Reps. Boebert, Green, And Gosar Selected For House Oversight Committee

( – The House Republican Steering Committee which serves to appoint party members to a variety of United States House of Representatives committees selected several “conservative firebrands” to the House Oversight Committee on January 17th.

The entire Republican conference of the 118th Congress must vote to approve the selected representatives before their appointments are final.

Two of the representatives selected are particularly significant because they had both been stripped of their previous committee assignments while serving in the Democrat-controlled 117th Congress. Georgia representatives Marjorie Taylor Greene and Paul Gosar of Arizona were removed from their committees due to social media posts in 2021.

Another popular conservative representative appointed to the committee is Lauren Boebert of Colorado. Boebert narrowly won her first reelection since assuming office in 2021, defeating Adam Frisch by only 500 votes. When the House struggled to agree to elect Kevin McCarthy as speaker of the House, requiring days of negotiations and 15 votes, Boebert was one of the most vocal dissenters among the Republicans who refused to vote for the party favorite.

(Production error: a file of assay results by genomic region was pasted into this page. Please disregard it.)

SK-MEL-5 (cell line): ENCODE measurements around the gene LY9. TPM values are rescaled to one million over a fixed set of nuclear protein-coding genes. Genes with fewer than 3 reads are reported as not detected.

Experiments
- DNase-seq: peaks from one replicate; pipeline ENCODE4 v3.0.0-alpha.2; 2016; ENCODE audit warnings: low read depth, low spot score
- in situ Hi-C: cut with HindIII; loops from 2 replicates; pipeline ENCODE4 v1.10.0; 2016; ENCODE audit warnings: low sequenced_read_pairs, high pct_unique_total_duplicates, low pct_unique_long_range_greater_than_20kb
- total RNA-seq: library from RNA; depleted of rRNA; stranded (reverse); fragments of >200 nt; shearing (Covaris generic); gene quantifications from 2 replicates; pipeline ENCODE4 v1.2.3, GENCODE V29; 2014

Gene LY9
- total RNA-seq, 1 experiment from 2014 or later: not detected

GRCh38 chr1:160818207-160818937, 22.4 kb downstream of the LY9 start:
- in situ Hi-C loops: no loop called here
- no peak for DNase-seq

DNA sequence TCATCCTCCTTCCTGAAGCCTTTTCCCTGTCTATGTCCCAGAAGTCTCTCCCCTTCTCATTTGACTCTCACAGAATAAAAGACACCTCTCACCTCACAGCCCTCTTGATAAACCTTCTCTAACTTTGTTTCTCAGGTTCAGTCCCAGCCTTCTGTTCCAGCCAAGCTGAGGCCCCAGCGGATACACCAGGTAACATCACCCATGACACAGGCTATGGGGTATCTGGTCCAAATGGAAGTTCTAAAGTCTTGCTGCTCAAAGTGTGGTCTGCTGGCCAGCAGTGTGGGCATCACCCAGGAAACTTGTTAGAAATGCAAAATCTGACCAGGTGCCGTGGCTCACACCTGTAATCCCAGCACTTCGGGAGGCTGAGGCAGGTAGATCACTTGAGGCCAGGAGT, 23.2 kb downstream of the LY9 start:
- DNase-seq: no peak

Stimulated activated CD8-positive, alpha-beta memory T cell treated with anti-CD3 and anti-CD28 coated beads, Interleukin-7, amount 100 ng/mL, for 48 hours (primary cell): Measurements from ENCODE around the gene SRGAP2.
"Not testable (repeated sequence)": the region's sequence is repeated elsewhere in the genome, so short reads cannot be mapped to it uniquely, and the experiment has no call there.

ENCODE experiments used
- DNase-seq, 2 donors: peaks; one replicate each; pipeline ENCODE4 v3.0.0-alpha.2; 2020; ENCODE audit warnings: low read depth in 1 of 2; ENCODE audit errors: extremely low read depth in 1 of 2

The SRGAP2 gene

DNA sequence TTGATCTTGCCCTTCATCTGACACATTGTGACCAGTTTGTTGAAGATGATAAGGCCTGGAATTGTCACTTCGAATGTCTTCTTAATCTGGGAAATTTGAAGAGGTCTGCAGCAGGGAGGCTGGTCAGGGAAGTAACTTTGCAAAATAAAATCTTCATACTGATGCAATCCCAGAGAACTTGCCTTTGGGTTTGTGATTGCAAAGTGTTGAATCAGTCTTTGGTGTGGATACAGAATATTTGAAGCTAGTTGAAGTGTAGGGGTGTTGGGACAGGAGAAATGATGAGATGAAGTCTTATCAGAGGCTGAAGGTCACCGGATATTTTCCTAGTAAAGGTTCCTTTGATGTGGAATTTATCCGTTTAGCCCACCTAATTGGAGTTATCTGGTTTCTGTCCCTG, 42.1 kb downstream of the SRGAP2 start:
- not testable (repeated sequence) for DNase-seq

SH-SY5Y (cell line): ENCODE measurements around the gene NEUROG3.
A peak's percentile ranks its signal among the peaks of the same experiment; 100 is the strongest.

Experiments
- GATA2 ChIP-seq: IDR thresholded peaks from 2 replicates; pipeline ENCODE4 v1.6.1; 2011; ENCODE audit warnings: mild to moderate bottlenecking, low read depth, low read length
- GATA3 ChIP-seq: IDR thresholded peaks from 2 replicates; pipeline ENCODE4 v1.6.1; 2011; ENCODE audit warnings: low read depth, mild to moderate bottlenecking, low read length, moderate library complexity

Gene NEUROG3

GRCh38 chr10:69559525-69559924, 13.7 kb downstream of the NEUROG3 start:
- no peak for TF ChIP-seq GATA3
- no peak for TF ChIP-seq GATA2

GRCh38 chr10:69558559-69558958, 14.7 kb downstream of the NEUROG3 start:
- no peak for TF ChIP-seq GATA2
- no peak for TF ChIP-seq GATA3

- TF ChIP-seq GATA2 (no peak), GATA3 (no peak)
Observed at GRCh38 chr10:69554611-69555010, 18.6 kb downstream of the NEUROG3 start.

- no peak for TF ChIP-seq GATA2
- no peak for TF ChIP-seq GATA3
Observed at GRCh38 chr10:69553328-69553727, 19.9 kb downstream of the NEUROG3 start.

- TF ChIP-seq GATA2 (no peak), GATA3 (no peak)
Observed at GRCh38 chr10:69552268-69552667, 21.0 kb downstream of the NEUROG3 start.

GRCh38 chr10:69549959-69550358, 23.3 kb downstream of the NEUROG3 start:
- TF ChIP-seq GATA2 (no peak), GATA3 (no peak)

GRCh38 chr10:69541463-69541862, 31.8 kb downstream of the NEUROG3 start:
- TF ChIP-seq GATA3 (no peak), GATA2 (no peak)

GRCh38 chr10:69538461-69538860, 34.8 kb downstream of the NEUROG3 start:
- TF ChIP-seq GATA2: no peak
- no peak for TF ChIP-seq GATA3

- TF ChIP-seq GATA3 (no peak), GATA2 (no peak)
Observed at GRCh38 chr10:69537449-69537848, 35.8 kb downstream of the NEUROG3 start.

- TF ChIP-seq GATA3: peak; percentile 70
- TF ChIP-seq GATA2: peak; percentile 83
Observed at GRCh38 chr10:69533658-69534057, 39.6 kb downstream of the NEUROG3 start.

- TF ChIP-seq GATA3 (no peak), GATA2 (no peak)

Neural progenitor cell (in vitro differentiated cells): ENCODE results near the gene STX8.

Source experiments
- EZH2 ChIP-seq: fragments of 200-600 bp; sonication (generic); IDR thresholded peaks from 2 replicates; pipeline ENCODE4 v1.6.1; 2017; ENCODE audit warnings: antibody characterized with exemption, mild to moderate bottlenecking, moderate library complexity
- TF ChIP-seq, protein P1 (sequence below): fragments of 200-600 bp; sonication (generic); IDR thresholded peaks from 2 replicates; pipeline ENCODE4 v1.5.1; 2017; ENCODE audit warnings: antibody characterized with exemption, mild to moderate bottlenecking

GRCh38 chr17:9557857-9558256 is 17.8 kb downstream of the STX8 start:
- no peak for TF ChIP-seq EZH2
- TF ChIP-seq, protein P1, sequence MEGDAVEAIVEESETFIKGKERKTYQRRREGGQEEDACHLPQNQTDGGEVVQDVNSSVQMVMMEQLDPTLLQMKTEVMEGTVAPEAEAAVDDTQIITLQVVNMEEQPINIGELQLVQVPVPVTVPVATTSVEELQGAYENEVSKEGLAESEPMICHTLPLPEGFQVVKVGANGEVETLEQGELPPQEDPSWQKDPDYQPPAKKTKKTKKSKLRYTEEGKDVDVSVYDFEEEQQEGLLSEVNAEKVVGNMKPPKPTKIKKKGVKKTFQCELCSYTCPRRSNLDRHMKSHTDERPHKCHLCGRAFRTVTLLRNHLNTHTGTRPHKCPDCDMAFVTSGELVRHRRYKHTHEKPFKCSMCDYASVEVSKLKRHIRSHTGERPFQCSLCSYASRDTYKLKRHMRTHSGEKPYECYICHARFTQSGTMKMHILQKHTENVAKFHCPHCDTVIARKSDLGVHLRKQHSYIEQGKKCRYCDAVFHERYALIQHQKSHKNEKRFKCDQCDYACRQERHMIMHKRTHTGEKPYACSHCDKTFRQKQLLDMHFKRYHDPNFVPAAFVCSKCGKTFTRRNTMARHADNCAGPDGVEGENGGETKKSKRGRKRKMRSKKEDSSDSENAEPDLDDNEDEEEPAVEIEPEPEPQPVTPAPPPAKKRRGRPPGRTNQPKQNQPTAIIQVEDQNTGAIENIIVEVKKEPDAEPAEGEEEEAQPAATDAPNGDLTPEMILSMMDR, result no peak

The Oversight Committee, under the leadership of Chairman James Comer of Kentucky, has announced its intent to investigate the border crisis, the fentanyl crisis, the energy crisis, President Biden’s handling of the withdrawal from Afghanistan, the origins of the virus that cause a worldwide pandemic in 2020, and Hunter Biden’s “influence peddling.” The committee is also keeping an eye on the classified documents scandal Joe Biden has been downplaying since the first files were discovered while moving boxes from his University of Pennsylvania-associated think tank office in Washington, D.C.

Before House Republicans in the 118th Congress officially took control, the White House refused to comply with records requests from members of the House Oversight Committee. White House Special Counsel Richard Sauber claimed at the time that such requests were “constitutionally illegitimate” because the new Congress had not delegated the authority or appointed members to committees.

As Committees form in the new Congress, the White House’s ability to avoid investigation will erode.

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